Made in the USA! Reshoring Children’s Products


For all expecting and new parents, you probably have learned how quickly buying your child’s products adds up! So why would you be willing to pay more for an American-made product when you could purchase a similar product or even the “same” product, produced overseas, for half the cost?

To answer this question, you should ask yourself whether you really want to trust your baby with foreign imports. Although many items produced overseas are superb, sometimes they are not, and your new baby’s products are not something to take a chance on. Each year, U.S. Customs and Border Protection (“Customs”) seizes literally millions of products being imported into the U.S. because they are defective and/or because the products were manufactured with lead, cadmium, or some other hazardous substance. While Customs has done a commendable job of seizing products at the border, it is able to prevent only a fraction of the number of the potentially dangerous products from making their way into the hands of U.S. consumers. Continue reading this entry

The Government's Strategy to Combat the "Cyber Arms Race"

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In the midst of ongoing, escalating and increasingly troublesome reports of large-scale corporate cyber breaches, the federal government is trying to fight back more forcefully with a dual strategy to shore up agency capability and exchange information with industry in a “shared mission.” Recently, it added five newly enacted cybersecurity laws to its arsenal – or mitigation squad. Their purported goal: to improve the government’s capability to thwart and limit future attacks. The laws generally seek to:

  • Streamline internal agency procedures and implement new strategies,
  • Fill important cyber vacancies at the Department of Homeland Security and improve the effectiveness of its cyber-dedicated personnel, and
  • Promote industry standards and best practices in a fast-evolving cyber world.*

This latest round of legislative tweaks, however, is but one component of a more comprehensive approach that includes executive action and solicits industry participation – and disclosure. Continue reading this entry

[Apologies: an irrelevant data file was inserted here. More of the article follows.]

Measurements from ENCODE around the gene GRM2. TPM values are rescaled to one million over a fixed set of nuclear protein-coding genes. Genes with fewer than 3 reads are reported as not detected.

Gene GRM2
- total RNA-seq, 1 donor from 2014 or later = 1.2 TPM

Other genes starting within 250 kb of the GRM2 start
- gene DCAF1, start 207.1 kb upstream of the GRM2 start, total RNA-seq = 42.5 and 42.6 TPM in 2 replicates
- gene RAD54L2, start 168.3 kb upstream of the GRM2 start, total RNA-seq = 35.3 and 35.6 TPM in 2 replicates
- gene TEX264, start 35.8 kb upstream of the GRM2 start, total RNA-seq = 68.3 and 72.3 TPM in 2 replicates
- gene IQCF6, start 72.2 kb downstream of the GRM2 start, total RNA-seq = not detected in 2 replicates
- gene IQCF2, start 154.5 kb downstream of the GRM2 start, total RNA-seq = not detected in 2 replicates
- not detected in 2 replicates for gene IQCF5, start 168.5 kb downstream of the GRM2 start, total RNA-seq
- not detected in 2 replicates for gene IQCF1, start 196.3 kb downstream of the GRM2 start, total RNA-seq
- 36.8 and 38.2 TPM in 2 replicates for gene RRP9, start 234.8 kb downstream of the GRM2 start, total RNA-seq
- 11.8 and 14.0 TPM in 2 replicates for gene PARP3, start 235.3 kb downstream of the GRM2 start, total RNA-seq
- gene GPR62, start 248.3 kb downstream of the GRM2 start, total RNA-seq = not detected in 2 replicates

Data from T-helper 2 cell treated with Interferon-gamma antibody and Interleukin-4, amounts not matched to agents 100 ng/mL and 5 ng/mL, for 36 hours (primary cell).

The Foreign Corrupt Practices Act: A Pitfall in International Trade


The Foreign Corrupt Practices Act (“FCPA”) should be top of mind for any manufacturer conducting or considering international business. Indeed, any doubts that the government was still interested in investigating and prosecuting companies and individuals for violations of the FCPA were put to rest in 2014. This is so because government enforcement authorities disclosed two enforcement actions in 2014 that resulted in two of the top 10 fines ever paid for violations of the FCPA. Don’t just take our word for it. “This is a wake-up call for small and medium-size businesses that want to enter into high-risk markets and expand their international sales,” said the chief of the Security & Exchange Commission’s FCPA enforcement group after settling an FCPA case. Continue reading this entry

From Carjacking to Carhacking – Lessons for the Internet of Things


The Internet of Things (IoT) is coming and perhaps the first place we will see the proverbial rubber hit the road is with something near and dear to Americans – our cars. The ever increasing connectivity of cars is creating a multitude of new security concerns and legal issues. The security concerns that arise from connected cars will not be unique to automobiles, and there are lessons to be learned for a variety of industries, including manufacturing.

On February 9, 2015, U.S. Senator Ed Markey (D-Mass.) released a report on automobile security and privacy vulnerabilities, Tracking & Hacking: Security & Privacy Gaps Put American Drivers at Risk. Key findings from the Report reveal an inconsistent patchwork of security measures across all automobiles including: inability to respond to, or even diagnose, hacking or real-time infiltration; unsecured or unencrypted transmission and storage of data; and, questionable use and sharing of that data. Many of these same concerns are being voiced elsewhere, including by the Federal Trade Commission. Continue reading this entry

Bring on the Bots!


While what constitutes “advanced” constantly evolves, advanced robotic systems have been a reality on manufacturing floors since at least the 1970s. These technological advancements can reduce costs, increase productivity, fulfill unmet needs, replace labor, create new industries, and more. Issues, which have been discussed for decades, related to developments in robotics still concern people today. Some may rightfully worry that robotic advancements will take their jobs or upend their business model. However, such concerns cannot stem the relentless march of technology. Manufacturers and employees accordingly should stay apprised of new developments in the field of robotics. Staying ahead of the curve can provide a competitive advantage or even save one’s livelihood. (Not to mention, keeping up with advancing technology is fun.) Continue reading this entry